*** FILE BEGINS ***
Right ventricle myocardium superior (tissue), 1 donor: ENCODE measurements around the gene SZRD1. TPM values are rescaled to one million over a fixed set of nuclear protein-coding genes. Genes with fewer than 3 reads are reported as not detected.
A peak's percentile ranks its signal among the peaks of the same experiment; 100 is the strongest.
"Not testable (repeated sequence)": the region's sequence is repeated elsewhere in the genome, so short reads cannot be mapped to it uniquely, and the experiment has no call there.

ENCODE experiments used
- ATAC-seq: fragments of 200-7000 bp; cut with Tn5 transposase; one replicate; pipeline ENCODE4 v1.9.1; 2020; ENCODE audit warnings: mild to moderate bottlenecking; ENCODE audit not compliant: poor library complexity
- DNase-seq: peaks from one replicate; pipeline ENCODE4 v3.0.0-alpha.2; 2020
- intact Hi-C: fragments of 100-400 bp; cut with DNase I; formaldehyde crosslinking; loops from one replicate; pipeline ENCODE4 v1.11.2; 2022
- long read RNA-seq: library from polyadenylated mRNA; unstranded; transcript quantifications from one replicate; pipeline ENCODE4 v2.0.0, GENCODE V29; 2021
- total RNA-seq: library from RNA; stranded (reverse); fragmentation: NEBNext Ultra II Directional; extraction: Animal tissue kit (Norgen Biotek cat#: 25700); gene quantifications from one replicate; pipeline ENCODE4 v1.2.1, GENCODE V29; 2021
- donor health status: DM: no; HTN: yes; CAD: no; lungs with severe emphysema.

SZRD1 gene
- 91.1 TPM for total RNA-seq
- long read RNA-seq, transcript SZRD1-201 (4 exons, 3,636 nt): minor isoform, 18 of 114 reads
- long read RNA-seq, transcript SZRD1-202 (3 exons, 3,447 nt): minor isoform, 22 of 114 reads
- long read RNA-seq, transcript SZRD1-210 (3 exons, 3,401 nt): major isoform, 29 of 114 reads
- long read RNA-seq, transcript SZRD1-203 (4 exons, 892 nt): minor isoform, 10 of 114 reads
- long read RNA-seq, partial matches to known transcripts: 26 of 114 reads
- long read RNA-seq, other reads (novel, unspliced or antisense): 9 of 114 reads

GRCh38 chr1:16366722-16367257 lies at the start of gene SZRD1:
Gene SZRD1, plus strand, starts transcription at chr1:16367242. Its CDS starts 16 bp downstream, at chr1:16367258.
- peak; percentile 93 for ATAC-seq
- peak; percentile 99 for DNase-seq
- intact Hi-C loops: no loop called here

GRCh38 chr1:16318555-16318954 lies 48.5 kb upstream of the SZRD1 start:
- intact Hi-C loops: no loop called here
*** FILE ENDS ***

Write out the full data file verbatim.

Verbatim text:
Right ventricle myocardium superior (tissue), 1 donor: ENCODE measurements around the gene SZRD1. TPM values are rescaled to one million over a fixed set of nuclear protein-coding genes. Genes with fewer than 3 reads are reported as not detected.
A peak's percentile ranks its signal among the peaks of the same experiment; 100 is the strongest.
"Not testable (repeated sequence)": the region's sequence is repeated elsewhere in the genome, so short reads cannot be mapped to it uniquely, and the experiment has no call there.

ENCODE experiments used
- ATAC-seq: fragments of 200-7000 bp; cut with Tn5 transposase; one replicate; pipeline ENCODE4 v1.9.1; 2020; ENCODE audit warnings: mild to moderate bottlenecking; ENCODE audit not compliant: poor library complexity
- DNase-seq: peaks from one replicate; pipeline ENCODE4 v3.0.0-alpha.2; 2020
- intact Hi-C: fragments of 100-400 bp; cut with DNase I; formaldehyde crosslinking; loops from one replicate; pipeline ENCODE4 v1.11.2; 2022
- long read RNA-seq: library from polyadenylated mRNA; unstranded; transcript quantifications from one replicate; pipeline ENCODE4 v2.0.0, GENCODE V29; 2021
- total RNA-seq: library from RNA; stranded (reverse); fragmentation: NEBNext Ultra II Directional; extraction: Animal tissue kit (Norgen Biotek cat#: 25700); gene quantifications from one replicate; pipeline ENCODE4 v1.2.1, GENCODE V29; 2021
- donor health status: DM: no; HTN: yes; CAD: no; lungs with severe emphysema.

SZRD1 gene
- 91.1 TPM for total RNA-seq
- long read RNA-seq, transcript SZRD1-201 (4 exons, 3,636 nt): minor isoform, 18 of 114 reads
- long read RNA-seq, transcript SZRD1-202 (3 exons, 3,447 nt): minor isoform, 22 of 114 reads
- long read RNA-seq, transcript SZRD1-210 (3 exons, 3,401 nt): major isoform, 29 of 114 reads
- long read RNA-seq, transcript SZRD1-203 (4 exons, 892 nt): minor isoform, 10 of 114 reads
- long read RNA-seq, partial matches to known transcripts: 26 of 114 reads
- long read RNA-seq, other reads (novel, unspliced or antisense): 9 of 114 reads

GRCh38 chr1:16366722-16367257 lies at the start of gene SZRD1:
Gene SZRD1, plus strand, starts transcription at chr1:16367242. Its CDS starts 16 bp downstream, at chr1:16367258.
- peak; percentile 93 for ATAC-seq
- peak; percentile 99 for DNase-seq
- intact Hi-C loops: no loop called here

GRCh38 chr1:16318555-16318954 lies 48.5 kb upstream of the SZRD1 start:
- intact Hi-C loops: no loop called here